However, this didn't really make a breakthrough I think.


History One early calculating machine, built by Thomas Fowler entirely from wood in 1840, operated in balanced ternary. The first modern, electronic ternary computer Setun was built in 1958 in the Soviet Union at the Moscow State University by Nikolay Brusentsov, and it had notable advantages over the binary computers which eventually replaced it, such as lower electricity consumption and lower production cost. In 1970 Brusentsov built an enhanced version of the computer, which he called Setun-70. In the USA, the ternary computing emulator Ternac working on a binary machine was developed in 1973.

Balanced ternary Main article: Balanced ternary Ternary computing is commonly implemented in terms of balanced ternary, which uses the three digits −1, 0, and +1. The negative value of any balanced ternary digit can be obtained by replacing every + with a − and vice versa. It is easy to subtract a number by inverting the + and − digits and then using normal addition. Balanced ternary can express negative values as easily as positive ones, without the need for a leading negative sign as with decimal numbers. These advantages make some calculations more efficient in ternary than binary.

"I often reflect that had the Ternary instead of the binary Notation been adopted in the Infancy of Society, machines something like the present would long ere this have been common, as the transition from mental to mechanical calculation would have been so very obvious and simple." —Thomas Fowler

The future: With the advent of mass-produced binary components for computers, ternary computers have diminished to a small footnote in the history of computing. However, ternary logic's elegance and efficiency is predicted by Donald Knuth to bring them back into development in the future.[5] One possible way this could happen is by combining an optical computer with the ternary logic system.[6] A ternary computer using fiber optics could use dark as 0 and two orthogonal polarizations of light as 1 and −1. IBM also reports infrequently on ternary computing topics (in its papers), but it is not actively engaged in it.[citation needed]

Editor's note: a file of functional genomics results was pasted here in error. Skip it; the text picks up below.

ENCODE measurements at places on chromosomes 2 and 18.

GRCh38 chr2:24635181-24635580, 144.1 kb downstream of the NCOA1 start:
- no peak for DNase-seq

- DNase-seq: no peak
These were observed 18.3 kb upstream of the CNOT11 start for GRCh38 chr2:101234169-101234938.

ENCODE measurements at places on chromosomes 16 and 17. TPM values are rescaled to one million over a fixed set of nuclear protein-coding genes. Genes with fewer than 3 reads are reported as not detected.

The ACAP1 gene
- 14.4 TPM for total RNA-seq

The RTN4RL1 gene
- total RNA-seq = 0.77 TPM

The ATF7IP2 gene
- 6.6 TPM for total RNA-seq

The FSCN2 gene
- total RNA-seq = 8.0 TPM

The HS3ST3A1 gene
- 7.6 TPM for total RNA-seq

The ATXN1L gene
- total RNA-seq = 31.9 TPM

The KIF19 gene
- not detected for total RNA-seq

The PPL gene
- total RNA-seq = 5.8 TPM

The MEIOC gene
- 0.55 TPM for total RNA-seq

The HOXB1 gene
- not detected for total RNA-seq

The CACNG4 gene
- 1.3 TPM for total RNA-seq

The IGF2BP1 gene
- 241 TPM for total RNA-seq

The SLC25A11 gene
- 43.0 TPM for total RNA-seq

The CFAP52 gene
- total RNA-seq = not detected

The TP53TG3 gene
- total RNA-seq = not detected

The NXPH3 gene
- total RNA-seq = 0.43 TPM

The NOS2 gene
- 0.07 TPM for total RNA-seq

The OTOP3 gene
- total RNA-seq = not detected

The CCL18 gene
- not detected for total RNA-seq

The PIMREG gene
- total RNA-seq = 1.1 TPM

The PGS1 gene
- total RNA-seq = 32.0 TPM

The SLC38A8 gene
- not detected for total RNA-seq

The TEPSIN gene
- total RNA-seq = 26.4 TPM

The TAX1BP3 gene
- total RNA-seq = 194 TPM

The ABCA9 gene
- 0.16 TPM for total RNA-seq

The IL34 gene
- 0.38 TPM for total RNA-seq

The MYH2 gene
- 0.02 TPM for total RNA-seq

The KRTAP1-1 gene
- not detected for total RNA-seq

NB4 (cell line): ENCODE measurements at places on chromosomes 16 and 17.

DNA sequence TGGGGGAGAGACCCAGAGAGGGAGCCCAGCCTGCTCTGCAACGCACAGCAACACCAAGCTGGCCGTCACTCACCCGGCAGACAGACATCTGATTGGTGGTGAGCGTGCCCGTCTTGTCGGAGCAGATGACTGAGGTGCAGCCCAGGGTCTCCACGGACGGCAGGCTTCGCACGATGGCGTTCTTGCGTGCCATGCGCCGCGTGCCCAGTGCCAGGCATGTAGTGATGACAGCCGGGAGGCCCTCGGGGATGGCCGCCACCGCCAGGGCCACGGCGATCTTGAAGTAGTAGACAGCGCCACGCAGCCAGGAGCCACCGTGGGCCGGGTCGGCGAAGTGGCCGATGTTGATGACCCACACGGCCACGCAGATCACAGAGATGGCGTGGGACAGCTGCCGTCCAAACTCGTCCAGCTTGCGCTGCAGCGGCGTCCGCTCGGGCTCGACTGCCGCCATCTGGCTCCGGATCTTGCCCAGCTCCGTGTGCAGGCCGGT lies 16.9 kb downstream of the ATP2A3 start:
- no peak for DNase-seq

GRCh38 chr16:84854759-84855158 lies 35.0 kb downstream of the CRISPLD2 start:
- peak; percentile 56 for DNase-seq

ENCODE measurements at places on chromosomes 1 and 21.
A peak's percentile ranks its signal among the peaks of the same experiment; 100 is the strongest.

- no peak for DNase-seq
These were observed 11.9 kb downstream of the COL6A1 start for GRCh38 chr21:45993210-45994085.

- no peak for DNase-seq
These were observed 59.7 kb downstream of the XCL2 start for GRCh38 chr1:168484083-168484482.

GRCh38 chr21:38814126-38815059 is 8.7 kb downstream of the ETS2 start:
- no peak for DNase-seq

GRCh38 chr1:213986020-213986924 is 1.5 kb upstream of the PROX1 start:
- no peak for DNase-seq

The Josephson junction has been proposed as a balanced ternary memory cell, using circulating superconducting currents, either clockwise, counterclockwise, or off. "The advantages of the proposed memory circuit are capability of high speed computation, low power consumption and very simple construction with less number of elements due to the ternary operation."

In 2009, a ternary quantum computer was proposed which thus uses qutrits rather than qubits. When the number of basic states of quantum element is d, it is called qudit.

As you can see from the Wikipedia article, qutrits have advantages. It is very plausible for ternary to be used if binary was not adopted. One of the reasons that ternary is not used today is that everything is based on and written in binary. (Wikipedia article on Ternary Computing)

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    $\begingroup$ Would you like to add a source for your copy & paste answer? $\endgroup$
    – Frostfyre
    May 25, 2015 at 2:32
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    $\begingroup$ @Frostfyre I added the above so that people could understand my answer. As for my source, given the structure, I would think that it is obviously Wikipedia. $\endgroup$
    – Jimmy360
    May 25, 2015 at 2:33
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    $\begingroup$ I would suggest you provide a link to the specific Wikipedia article you used. $\endgroup$
    – Frostfyre
    May 25, 2015 at 2:36
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    $\begingroup$ It would be nice to have this formatted so as to show the structure of the WP article (or, better yet, edited down and excerpted); but I don't know enough about conventions here on that topic to do so myself. (I did change "binary Notation" to "denary Notation" to match the original.) $\endgroup$ May 25, 2015 at 22:30